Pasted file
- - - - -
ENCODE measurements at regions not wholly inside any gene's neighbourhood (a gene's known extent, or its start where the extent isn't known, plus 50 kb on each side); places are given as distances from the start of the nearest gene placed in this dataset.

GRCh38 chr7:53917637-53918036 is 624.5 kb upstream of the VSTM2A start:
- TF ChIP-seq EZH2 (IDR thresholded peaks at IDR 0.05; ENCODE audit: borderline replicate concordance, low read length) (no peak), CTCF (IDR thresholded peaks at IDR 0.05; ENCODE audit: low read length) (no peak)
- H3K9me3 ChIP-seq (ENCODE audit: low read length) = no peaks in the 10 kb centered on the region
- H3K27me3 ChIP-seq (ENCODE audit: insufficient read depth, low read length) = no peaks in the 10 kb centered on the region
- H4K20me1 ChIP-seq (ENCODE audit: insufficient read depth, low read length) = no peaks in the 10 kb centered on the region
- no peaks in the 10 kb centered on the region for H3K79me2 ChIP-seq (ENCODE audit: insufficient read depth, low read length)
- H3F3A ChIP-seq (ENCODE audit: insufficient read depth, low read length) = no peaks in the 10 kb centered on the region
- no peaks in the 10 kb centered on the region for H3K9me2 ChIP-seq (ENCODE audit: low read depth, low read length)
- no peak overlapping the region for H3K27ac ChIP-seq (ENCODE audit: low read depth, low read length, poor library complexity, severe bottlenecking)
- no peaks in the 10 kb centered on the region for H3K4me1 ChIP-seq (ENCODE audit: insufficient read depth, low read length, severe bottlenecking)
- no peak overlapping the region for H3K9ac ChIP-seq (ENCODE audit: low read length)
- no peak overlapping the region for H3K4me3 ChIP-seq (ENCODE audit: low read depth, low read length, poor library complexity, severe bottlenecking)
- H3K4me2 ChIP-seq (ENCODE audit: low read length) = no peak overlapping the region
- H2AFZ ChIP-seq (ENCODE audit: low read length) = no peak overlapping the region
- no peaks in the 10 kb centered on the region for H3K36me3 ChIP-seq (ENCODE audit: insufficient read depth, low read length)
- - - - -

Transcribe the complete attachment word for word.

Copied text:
ENCODE measurements at regions not wholly inside any gene's neighbourhood (a gene's known extent, or its start where the extent isn't known, plus 50 kb on each side); places are given as distances from the start of the nearest gene placed in this dataset.

GRCh38 chr7:53917637-53918036 is 624.5 kb upstream of the VSTM2A start:
- TF ChIP-seq EZH2 (IDR thresholded peaks at IDR 0.05; ENCODE audit: borderline replicate concordance, low read length) (no peak), CTCF (IDR thresholded peaks at IDR 0.05; ENCODE audit: low read length) (no peak)
- H3K9me3 ChIP-seq (ENCODE audit: low read length) = no peaks in the 10 kb centered on the region
- H3K27me3 ChIP-seq (ENCODE audit: insufficient read depth, low read length) = no peaks in the 10 kb centered on the region
- H4K20me1 ChIP-seq (ENCODE audit: insufficient read depth, low read length) = no peaks in the 10 kb centered on the region
- no peaks in the 10 kb centered on the region for H3K79me2 ChIP-seq (ENCODE audit: insufficient read depth, low read length)
- H3F3A ChIP-seq (ENCODE audit: insufficient read depth, low read length) = no peaks in the 10 kb centered on the region
- no peaks in the 10 kb centered on the region for H3K9me2 ChIP-seq (ENCODE audit: low read depth, low read length)
- no peak overlapping the region for H3K27ac ChIP-seq (ENCODE audit: low read depth, low read length, poor library complexity, severe bottlenecking)
- no peaks in the 10 kb centered on the region for H3K4me1 ChIP-seq (ENCODE audit: insufficient read depth, low read length, severe bottlenecking)
- no peak overlapping the region for H3K9ac ChIP-seq (ENCODE audit: low read length)
- no peak overlapping the region for H3K4me3 ChIP-seq (ENCODE audit: low read depth, low read length, poor library complexity, severe bottlenecking)
- H3K4me2 ChIP-seq (ENCODE audit: low read length) = no peak overlapping the region
- H2AFZ ChIP-seq (ENCODE audit: low read length) = no peak overlapping the region
- no peaks in the 10 kb centered on the region for H3K36me3 ChIP-seq (ENCODE audit: insufficient read depth, low read length)